Thursday, September 22, 2011

Role Models of Their Own

Abby Wambach signing autographs after a training session.

  A friend a mine posted this picture to her twitter account yesterday (shout out to @heidiburgett!),
and it put the biggest smile on my face.

  Great, a picture of US Women's Soccer National team forward Abby Wambach signing autographs. What is so fabulous about that?

  What made me smile were the eager little girls surrounding her, and the countless others in the background. What an awesome role model they have to look up to!

  What I think is great, is the number of tremendous role models little girls have to look up to these days. And that they're easily accessible (call it high-profile, if you will). Not that I didn't have great role models to look to up to when I was growing up, but it's on a larger scale now. Instead of admiring the local high school star, girls today can admire the best athletes in the world because the platform is now there.

  They don't have to try too hard to find their role models. At a young age, a little girl can see someone like Alex Morgan or Maya Moore on TV or in the newspaper, and say 'I want to be just like her.' Thanks to Nike, Gatorade and the like, they see them in commercials too, just like their male counterparts.
1996 U.S. Women's Olympic Team.
  The picture of Abby made me think back to when I was those girls' age. What, are they 12? I was trying to remember who my role models and heroes were when I was 12. Outside of the girls playing on the local high school basketball teams in the Portland area (and my dad and brother, who taught me how to play basketball), I looked up to the guys who were playing in the NBA and college.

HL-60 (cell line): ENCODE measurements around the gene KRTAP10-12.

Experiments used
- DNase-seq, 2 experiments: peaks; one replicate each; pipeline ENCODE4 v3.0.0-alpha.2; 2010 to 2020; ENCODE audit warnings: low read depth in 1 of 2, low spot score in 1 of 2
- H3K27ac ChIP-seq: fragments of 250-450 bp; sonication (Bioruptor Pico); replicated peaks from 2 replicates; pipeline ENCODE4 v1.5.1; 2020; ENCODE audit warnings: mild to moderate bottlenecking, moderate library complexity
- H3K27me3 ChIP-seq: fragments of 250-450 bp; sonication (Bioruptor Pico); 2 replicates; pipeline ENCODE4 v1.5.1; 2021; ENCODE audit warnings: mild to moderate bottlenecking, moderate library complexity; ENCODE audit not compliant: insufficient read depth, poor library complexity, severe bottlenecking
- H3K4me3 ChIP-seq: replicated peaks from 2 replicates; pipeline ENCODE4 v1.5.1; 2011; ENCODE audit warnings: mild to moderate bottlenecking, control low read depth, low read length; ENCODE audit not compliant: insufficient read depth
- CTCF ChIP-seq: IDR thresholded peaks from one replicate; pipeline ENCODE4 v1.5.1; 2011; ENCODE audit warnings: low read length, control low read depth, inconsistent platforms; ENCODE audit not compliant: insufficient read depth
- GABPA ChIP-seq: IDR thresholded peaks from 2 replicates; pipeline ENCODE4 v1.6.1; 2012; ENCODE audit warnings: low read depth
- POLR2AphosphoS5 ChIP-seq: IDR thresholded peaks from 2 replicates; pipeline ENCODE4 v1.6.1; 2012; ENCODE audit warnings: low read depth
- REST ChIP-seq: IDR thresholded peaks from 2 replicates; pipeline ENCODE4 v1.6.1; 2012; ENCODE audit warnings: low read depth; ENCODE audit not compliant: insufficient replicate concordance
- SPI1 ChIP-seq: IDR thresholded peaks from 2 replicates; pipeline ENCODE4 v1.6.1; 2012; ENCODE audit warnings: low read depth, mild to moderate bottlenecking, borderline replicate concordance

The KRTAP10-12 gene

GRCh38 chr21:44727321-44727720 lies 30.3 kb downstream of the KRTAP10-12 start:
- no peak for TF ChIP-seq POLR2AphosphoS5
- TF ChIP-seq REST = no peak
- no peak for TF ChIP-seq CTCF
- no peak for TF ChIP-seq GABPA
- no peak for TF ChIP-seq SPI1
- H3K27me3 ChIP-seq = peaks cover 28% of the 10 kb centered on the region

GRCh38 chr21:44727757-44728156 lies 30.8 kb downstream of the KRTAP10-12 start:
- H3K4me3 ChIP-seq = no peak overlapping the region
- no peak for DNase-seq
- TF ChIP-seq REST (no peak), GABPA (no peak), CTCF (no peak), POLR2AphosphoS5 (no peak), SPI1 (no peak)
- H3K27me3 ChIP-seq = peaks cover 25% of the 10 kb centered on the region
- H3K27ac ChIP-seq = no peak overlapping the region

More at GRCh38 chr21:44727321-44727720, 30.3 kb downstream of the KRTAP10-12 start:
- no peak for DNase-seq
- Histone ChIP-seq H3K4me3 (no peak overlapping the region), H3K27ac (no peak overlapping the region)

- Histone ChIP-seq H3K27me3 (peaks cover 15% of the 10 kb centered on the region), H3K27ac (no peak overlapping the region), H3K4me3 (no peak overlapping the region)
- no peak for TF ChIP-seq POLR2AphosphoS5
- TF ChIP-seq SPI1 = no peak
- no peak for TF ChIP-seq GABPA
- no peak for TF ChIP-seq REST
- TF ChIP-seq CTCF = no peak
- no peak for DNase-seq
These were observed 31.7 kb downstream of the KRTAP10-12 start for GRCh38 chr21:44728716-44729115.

I also remember looking up to Jennifer Capriati and Steffi Graf as well -- even though I never played competitive tennis. I admired them because they were the only professional female athletes I regularly saw on TV and in magazines.

  A couple years down the road, there was the 1996 Women's Olympic basketball team, and eventually the WNBA. But by that point, my role models had already been established, and I was well on my way.

Jennifer Capriati - cover of SI.
  I think it's important to have role models at a young age. No matter what field they might be in. It's important for a young girl to look up to successful women. Just like it's important for boys to have men they aspire to be like. Whether they are athletes, singers, actresses, or family members, role models help you see what is achievable.

  If you see the best on a regular basis, it makes it that much more realistic and inspiring. A little girl sees Serena Williams today, and says 'I want to be the best tennis player in the world some day'. Whereas before, she might have only aspired to be the best tennis player in her town, if her only role model was the local high school star at the time.

  Seeing it on a regular basis, on a national level, makes achieving it yourself seem all the more possible.

2011 U.S. Women's World Cup teammates Abby Wambach & Hope Solo.
  Maybe some of the girls in the picture want to be great soccer players just like Abby. Maybe they saw how hard Abby and her teammates played in the 2011 World Cup, and they want to work just as hard. Maybe they don't play soccer at all, but they look up to Abby for being an awesome athlete.

  Their reason for looking up to Abby doesn't matter. What matters that is they have her to look up to at all.


2 comments:

  1. SO TRY THOSE AMAZING WOMAN HAS MADE LITTLE GIRL WANT TO BE LIKE THEM. I REMEMBER WITH MY BLAIR WAS YOUNGER HER WAITING TO BE MIA HAMM. THANKS FOR THE POST

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